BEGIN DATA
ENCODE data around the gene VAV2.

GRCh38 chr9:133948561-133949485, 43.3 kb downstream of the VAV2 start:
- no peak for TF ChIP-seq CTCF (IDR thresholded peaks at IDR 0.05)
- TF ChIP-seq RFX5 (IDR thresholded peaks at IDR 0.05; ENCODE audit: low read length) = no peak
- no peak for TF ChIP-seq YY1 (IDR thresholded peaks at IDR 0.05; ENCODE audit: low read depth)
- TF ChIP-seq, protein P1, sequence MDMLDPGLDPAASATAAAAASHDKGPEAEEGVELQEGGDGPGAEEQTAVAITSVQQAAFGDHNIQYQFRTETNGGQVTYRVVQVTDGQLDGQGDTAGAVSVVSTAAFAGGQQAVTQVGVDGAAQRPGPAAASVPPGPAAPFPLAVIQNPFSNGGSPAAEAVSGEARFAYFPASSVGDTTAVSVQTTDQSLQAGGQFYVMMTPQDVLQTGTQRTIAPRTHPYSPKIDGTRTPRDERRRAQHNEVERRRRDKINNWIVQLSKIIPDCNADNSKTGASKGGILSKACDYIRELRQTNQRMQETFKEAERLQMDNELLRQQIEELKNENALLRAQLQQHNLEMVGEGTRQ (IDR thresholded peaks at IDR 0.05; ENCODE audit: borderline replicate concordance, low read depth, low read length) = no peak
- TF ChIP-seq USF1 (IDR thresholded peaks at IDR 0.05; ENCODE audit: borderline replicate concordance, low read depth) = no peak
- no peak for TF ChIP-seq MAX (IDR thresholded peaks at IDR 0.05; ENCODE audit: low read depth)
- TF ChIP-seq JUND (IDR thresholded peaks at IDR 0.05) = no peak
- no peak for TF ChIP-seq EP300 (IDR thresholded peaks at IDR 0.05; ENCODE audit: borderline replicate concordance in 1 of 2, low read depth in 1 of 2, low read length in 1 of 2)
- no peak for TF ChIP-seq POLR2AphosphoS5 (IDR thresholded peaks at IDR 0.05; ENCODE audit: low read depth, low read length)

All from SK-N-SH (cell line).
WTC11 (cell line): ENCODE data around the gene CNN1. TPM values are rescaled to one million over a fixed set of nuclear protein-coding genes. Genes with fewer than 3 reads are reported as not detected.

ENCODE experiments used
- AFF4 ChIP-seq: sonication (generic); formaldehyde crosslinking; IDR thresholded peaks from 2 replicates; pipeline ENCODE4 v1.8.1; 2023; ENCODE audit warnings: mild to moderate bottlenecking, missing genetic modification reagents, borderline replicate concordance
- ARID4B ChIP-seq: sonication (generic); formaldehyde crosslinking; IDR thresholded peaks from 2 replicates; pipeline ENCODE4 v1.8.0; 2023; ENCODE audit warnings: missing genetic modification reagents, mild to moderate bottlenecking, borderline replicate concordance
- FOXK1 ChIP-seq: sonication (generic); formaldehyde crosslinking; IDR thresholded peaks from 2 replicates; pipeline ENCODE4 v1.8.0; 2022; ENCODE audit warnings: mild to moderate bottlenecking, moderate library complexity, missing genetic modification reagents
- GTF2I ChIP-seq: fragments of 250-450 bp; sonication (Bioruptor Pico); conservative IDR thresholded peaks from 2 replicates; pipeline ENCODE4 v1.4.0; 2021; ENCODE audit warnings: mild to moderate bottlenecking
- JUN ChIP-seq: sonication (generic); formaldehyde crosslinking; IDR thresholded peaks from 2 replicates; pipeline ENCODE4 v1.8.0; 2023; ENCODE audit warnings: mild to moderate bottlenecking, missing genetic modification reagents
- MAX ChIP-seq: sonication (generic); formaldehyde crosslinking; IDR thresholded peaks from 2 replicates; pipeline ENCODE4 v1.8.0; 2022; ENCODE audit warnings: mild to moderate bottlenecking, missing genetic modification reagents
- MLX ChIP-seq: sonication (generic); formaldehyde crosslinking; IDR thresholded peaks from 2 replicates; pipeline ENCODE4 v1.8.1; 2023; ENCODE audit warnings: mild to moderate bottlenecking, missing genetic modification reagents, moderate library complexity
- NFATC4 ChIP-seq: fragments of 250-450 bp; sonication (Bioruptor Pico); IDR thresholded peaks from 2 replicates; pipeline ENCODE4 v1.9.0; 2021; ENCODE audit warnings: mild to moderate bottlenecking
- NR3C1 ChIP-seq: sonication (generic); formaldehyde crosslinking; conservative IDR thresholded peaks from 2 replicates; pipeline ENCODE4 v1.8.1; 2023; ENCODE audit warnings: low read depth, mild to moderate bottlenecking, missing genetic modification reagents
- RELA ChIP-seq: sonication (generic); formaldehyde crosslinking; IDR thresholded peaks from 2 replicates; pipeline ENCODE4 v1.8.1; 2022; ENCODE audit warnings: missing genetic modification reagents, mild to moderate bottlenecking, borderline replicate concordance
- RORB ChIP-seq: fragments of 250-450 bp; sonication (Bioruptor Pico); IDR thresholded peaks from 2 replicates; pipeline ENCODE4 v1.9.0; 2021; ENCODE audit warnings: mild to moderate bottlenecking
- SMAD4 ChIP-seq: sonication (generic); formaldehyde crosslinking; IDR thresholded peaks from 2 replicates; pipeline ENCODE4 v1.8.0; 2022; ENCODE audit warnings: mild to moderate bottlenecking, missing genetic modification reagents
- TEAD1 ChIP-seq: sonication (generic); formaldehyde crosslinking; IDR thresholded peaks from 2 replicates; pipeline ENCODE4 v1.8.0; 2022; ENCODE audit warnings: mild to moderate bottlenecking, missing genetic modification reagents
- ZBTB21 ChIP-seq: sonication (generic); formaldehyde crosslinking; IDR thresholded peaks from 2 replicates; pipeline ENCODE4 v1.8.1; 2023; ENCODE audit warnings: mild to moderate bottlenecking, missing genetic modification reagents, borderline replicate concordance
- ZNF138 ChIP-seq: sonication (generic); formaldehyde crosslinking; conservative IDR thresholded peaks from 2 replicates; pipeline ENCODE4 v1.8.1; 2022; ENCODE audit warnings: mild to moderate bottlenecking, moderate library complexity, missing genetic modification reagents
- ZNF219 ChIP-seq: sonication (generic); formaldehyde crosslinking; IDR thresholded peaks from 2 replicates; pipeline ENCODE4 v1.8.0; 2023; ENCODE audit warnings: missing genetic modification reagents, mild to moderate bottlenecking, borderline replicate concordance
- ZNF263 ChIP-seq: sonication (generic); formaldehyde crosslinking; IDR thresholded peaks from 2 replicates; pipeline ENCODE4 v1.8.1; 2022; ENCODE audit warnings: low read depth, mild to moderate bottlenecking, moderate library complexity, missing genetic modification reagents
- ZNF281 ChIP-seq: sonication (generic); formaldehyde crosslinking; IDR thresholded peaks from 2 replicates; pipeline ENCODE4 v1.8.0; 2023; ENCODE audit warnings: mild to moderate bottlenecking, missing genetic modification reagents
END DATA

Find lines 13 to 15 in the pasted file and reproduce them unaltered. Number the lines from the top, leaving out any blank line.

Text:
WTC11 (cell line): ENCODE data around the gene CNN1. TPM values are rescaled to one million over a fixed set of nuclear protein-coding genes. Genes with fewer than 3 reads are reported as not detected.

ENCODE experiments used
- AFF4 ChIP-seq: sonication (generic); formaldehyde crosslinking; IDR thresholded peaks from 2 replicates; pipeline ENCODE4 v1.8.1; 2023; ENCODE audit warnings: mild to moderate bottlenecking, missing genetic modification reagents, borderline replicate concordance